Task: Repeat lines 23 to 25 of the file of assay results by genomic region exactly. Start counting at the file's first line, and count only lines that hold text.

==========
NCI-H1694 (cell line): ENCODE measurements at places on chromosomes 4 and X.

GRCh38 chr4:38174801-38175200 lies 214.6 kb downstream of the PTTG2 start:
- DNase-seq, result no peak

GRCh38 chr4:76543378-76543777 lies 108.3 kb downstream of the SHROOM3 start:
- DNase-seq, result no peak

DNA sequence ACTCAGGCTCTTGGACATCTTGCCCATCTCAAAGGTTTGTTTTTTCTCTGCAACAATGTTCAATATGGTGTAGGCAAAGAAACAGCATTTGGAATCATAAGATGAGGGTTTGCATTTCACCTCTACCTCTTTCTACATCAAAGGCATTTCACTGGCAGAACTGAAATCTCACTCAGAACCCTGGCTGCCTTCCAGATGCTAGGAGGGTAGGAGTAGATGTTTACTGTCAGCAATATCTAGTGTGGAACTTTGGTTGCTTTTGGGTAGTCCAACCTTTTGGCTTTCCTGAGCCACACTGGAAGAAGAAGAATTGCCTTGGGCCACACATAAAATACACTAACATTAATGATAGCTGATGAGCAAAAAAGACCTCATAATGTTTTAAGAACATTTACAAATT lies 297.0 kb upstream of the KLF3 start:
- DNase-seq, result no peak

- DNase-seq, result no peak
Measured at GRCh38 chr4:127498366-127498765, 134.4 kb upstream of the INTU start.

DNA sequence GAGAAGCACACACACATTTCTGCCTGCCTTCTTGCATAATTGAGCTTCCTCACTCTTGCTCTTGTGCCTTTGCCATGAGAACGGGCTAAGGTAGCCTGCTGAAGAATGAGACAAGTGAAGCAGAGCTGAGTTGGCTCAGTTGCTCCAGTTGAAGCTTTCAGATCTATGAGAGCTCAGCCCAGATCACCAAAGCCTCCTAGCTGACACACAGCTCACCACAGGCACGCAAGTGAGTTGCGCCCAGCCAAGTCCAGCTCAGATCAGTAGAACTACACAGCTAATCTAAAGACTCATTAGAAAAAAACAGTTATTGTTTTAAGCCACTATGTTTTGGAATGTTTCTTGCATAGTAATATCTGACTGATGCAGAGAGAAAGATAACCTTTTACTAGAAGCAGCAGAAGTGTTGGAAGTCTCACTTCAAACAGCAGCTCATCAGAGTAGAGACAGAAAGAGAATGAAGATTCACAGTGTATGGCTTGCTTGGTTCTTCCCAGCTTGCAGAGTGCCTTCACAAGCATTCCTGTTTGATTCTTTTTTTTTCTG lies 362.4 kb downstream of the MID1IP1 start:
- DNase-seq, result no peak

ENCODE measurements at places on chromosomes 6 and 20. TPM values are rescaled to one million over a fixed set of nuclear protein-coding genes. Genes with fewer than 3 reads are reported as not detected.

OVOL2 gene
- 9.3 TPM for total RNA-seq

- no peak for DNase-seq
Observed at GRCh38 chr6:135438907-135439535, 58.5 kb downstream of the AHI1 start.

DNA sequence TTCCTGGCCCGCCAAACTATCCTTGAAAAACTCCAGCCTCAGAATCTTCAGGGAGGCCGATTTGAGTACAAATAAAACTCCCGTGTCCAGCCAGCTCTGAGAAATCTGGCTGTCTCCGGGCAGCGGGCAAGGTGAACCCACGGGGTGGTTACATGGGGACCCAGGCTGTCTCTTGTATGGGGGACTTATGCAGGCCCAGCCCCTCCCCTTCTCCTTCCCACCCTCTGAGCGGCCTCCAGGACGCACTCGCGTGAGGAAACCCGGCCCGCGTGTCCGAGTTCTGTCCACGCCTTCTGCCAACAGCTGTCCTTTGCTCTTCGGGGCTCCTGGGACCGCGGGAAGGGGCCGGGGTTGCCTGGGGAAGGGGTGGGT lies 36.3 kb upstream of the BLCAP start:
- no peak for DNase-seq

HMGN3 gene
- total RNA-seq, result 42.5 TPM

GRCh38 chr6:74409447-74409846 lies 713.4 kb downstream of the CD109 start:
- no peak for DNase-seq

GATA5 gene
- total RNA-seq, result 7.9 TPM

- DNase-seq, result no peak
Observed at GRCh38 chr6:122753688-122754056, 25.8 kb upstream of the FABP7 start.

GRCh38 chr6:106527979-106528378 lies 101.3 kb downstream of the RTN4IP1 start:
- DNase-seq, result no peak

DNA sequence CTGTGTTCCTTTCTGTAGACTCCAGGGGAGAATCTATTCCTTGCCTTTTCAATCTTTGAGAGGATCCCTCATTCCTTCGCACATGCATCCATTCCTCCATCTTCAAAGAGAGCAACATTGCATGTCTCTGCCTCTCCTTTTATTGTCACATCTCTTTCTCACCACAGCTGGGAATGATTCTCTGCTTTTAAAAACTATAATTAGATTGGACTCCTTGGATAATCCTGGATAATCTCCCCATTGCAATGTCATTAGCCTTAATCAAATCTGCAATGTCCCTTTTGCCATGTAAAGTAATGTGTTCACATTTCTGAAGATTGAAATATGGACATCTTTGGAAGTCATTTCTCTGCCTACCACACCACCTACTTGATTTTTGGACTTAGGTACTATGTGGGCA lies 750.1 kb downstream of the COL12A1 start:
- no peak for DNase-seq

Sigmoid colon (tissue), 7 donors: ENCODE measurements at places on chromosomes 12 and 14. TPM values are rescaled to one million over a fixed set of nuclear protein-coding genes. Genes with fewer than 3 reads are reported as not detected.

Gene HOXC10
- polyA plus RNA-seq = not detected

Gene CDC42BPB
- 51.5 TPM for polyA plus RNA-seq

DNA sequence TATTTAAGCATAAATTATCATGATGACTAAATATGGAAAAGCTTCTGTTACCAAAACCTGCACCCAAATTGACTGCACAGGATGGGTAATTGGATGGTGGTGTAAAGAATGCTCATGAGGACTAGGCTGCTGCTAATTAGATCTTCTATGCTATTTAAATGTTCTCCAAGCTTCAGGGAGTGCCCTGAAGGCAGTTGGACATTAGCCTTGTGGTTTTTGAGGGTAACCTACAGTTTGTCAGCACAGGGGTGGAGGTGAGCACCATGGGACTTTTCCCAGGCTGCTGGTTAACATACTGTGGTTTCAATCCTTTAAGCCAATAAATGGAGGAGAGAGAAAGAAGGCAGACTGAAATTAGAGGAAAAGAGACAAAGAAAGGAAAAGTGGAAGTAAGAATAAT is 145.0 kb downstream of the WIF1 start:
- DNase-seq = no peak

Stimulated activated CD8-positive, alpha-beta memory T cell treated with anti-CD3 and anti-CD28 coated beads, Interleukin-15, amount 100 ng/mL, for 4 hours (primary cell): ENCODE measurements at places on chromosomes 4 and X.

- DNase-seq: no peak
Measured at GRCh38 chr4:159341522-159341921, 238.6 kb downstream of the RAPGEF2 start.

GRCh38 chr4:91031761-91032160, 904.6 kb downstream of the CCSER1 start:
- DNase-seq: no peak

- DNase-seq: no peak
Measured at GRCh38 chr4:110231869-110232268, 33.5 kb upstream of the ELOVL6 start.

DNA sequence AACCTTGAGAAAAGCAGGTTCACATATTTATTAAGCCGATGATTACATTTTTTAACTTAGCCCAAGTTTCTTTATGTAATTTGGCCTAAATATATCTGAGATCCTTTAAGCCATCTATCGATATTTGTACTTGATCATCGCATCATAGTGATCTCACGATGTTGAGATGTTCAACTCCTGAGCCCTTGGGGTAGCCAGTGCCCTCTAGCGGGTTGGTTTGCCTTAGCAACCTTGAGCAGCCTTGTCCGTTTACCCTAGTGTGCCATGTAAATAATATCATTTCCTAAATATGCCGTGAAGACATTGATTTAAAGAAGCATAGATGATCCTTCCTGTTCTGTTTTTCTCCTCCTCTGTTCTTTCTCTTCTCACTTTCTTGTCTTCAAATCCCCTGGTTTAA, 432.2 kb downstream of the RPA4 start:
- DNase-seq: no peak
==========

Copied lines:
GATA5 gene
- total RNA-seq, result 7.9 TPM

- DNase-seq, result no peak